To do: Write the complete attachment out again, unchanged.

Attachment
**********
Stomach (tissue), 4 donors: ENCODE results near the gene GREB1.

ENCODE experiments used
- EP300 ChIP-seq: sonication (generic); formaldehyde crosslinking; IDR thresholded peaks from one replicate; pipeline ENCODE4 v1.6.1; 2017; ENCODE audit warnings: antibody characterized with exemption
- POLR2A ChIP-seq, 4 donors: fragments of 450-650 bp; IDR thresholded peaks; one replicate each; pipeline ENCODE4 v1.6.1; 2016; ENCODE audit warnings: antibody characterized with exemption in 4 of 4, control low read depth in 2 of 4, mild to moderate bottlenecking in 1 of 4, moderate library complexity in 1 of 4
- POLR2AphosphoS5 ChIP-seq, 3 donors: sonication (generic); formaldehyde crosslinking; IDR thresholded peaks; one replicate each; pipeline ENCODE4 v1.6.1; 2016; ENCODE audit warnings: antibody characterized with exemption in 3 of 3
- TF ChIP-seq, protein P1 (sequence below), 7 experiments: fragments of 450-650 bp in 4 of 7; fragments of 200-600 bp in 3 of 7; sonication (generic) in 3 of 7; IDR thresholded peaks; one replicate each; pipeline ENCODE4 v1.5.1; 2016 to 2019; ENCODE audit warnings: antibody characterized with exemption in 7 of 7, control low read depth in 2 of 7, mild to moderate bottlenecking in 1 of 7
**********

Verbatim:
Stomach (tissue), 4 donors: ENCODE results near the gene GREB1.

ENCODE experiments used
- EP300 ChIP-seq: sonication (generic); formaldehyde crosslinking; IDR thresholded peaks from one replicate; pipeline ENCODE4 v1.6.1; 2017; ENCODE audit warnings: antibody characterized with exemption
- POLR2A ChIP-seq, 4 donors: fragments of 450-650 bp; IDR thresholded peaks; one replicate each; pipeline ENCODE4 v1.6.1; 2016; ENCODE audit warnings: antibody characterized with exemption in 4 of 4, control low read depth in 2 of 4, mild to moderate bottlenecking in 1 of 4, moderate library complexity in 1 of 4
- POLR2AphosphoS5 ChIP-seq, 3 donors: sonication (generic); formaldehyde crosslinking; IDR thresholded peaks; one replicate each; pipeline ENCODE4 v1.6.1; 2016; ENCODE audit warnings: antibody characterized with exemption in 3 of 3
- TF ChIP-seq, protein P1 (sequence below), 7 experiments: fragments of 450-650 bp in 4 of 7; fragments of 200-600 bp in 3 of 7; sonication (generic) in 3 of 7; IDR thresholded peaks; one replicate each; pipeline ENCODE4 v1.5.1; 2016 to 2019; ENCODE audit warnings: antibody characterized with exemption in 7 of 7, control low read depth in 2 of 7, mild to moderate bottlenecking in 1 of 7